Matthew Poole’s Synopsis Criticorum (Synopsis of Interpreters) is nothing less than a verse-by-verse summary of the history of interpretation. Poole covers the entire gamut: the old Jewish doctors, the early Church Fathers, Medieval Rabbis, Reformation-era Romanists, Lutherans, and the Reformed. But this raises a question: Why should I exert so much effort in the study of the history of interpretation?
It seems that many in Evangelicalism have adopted the “me-and-my Bible” approach to the study of the Word of God. The general idea seems to be that, if I spend time reading my Bible, the Spirit of God will help me to interpret it correctly. I am not in need of the help of human teachers. Consequently, the preaching of the Word of God is held in little regard (a mere formality) and the great commentary books are largely neglected.
Ironically, this is not a Biblical approach to the study of the Scriptures. God has superabounded to His people in blessing them with the Word and the Spirit, blessings surpassing sublimity. But God has also blessed His people with faithful preachers and teachers, and that in all ages.
Under the Mosaic administration, the priests and Levites were set apart to teach God’s people. This was their commission and charge from the Lord; Deuteronomy 33:10a: “They shall teach Jacob thy judgments, and Israelthy law.” During the time of Malachi, the priests had been unfaithful in this their sacred charge; but their duty remained the same. Malachi 2:7: “For the priest’s lips should keep knowledge, and they should seek the law at his mouth: for he is the messenger of the LORD of hosts.” There are actually two duties here expressed: 1. the priest’s duty, his lips should preserve and dispense the knowledge of the Law of God; 2. the people’s duty, they should seek instruction in the Law from the priest’s mouth. So, we see that God set apart teachers and instructed the people to have recourse unto them to the end that they might learn the Scriptures.
This situation has not changed under the new administration. We find the Lord Jesus Himself and His apostles preaching and teaching. This was the charge given to the apostles and to all of those succeeding them in the teaching office until the end of the world. Matthew 28:18-20: “And Jesus came and spake unto them, saying, All power is given unto me in heaven and in earth. Go ye therefore, and teach all nations, baptizing them in the name of the Father, and of the Son, and of the Holy Ghost: Teaching them to observe all things whatsoever I have commanded you: and, lo, I am with you alway, even unto the end of the world.” It is not surprising then to find Paul, as He discusses the gifts that the ascended Christ has given to His Church, focusing upon the teaching offices. Ephesians 4:11-13: “And he [the ascended Christ] gave some, apostles; and some, prophets; and some, evangelists; and some, pastors and teachers; For the perfecting of the saints, for the work of the ministry, for the edifying of the body of Christ: Till we all come in the unity of the faith, and of the knowledge of the Son of God, unto a perfect man, unto the measure of the stature of the fulness of Christ…” Three of these teaching offices were extraordinary for that first age of the Church, namely, apostles, prophets, and evangelists; but the offices of the pastor and teacher continue and will continue “till we all come in the unity of the faith…unto a perfect man, unto the measure of the stature of the fullness of Christ.” Here, the Church is likened unto a man advancing from infancy unto maturity. Pastors and teachers have a God-ordained role in pressing the Church forward in growth. This process will not be complete until the Church is perfected by Christ at His return.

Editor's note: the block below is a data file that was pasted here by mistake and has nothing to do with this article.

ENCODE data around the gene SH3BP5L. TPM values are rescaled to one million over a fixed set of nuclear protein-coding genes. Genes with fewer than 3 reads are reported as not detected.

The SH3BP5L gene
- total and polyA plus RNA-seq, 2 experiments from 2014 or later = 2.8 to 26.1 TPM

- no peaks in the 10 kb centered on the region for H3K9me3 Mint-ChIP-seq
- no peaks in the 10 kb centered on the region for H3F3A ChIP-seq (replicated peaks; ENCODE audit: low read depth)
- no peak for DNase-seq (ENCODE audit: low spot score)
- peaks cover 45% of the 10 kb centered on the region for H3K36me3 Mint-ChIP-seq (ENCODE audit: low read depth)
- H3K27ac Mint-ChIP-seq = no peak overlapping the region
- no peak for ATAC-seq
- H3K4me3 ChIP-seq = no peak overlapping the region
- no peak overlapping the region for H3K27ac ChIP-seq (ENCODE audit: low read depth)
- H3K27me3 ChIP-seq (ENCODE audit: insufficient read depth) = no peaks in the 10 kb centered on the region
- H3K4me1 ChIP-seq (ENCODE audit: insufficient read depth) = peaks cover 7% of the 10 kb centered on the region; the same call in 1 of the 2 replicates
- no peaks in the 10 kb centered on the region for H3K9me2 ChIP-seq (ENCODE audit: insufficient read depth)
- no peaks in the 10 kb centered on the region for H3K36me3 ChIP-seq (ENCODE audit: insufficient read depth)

What does this have to do with the study of the history of interpretation and reading Poole’s Synopsis? Everything. Poole’s Synopsis is a verse-by-verse record of what these teachers, the gift of our ascended Lord, believed and taught. It only remains for us tolle, lege, to take up and read.